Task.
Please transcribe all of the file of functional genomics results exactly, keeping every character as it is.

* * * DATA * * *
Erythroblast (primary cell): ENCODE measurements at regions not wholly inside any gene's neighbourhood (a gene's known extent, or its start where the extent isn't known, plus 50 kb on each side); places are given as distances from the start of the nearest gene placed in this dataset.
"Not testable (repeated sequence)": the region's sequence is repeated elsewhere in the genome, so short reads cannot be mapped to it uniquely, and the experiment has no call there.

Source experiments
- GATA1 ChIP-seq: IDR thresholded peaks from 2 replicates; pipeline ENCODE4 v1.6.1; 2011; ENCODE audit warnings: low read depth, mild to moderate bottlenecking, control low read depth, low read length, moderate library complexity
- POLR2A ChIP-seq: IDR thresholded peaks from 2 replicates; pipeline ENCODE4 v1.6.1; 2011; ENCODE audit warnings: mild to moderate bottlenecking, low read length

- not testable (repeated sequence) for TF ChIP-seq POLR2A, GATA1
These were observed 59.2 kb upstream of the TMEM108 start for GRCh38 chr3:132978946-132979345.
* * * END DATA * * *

Erythroblast (primary cell): ENCODE measurements at regions not wholly inside any gene's neighbourhood (a gene's known extent, or its start where the extent isn't known, plus 50 kb on each side); places are given as distances from the start of the nearest gene placed in this dataset.
"Not testable (repeated sequence)": the region's sequence is repeated elsewhere in the genome, so short reads cannot be mapped to it uniquely, and the experiment has no call there.

Source experiments
- GATA1 ChIP-seq: IDR thresholded peaks from 2 replicates; pipeline ENCODE4 v1.6.1; 2011; ENCODE audit warnings: low read depth, mild to moderate bottlenecking, control low read depth, low read length, moderate library complexity
- POLR2A ChIP-seq: IDR thresholded peaks from 2 replicates; pipeline ENCODE4 v1.6.1; 2011; ENCODE audit warnings: mild to moderate bottlenecking, low read length

- not testable (repeated sequence) for TF ChIP-seq POLR2A, GATA1
These were observed 59.2 kb upstream of the TMEM108 start for GRCh38 chr3:132978946-132979345.